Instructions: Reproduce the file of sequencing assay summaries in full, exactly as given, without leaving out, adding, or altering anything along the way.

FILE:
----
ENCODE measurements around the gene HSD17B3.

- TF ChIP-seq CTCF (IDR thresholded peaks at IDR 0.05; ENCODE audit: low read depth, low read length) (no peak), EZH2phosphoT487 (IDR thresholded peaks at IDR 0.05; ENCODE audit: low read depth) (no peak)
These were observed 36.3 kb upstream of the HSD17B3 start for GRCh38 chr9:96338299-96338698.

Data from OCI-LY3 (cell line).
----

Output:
ENCODE measurements around the gene HSD17B3.

- TF ChIP-seq CTCF (IDR thresholded peaks at IDR 0.05; ENCODE audit: low read depth, low read length) (no peak), EZH2phosphoT487 (IDR thresholded peaks at IDR 0.05; ENCODE audit: low read depth) (no peak)
These were observed 36.3 kb upstream of the HSD17B3 start for GRCh38 chr9:96338299-96338698.

Data from OCI-LY3 (cell line).